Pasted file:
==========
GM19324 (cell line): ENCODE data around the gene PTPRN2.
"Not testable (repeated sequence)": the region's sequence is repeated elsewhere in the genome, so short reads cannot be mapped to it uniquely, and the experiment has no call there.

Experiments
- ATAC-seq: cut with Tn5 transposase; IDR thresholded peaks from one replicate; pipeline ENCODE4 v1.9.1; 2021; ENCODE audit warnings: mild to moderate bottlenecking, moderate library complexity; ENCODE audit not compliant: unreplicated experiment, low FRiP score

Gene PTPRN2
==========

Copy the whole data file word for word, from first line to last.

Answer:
GM19324 (cell line): ENCODE data around the gene PTPRN2.
"Not testable (repeated sequence)": the region's sequence is repeated elsewhere in the genome, so short reads cannot be mapped to it uniquely, and the experiment has no call there.

Experiments
- ATAC-seq: cut with Tn5 transposase; IDR thresholded peaks from one replicate; pipeline ENCODE4 v1.9.1; 2021; ENCODE audit warnings: mild to moderate bottlenecking, moderate library complexity; ENCODE audit not compliant: unreplicated experiment, low FRiP score

Gene PTPRN2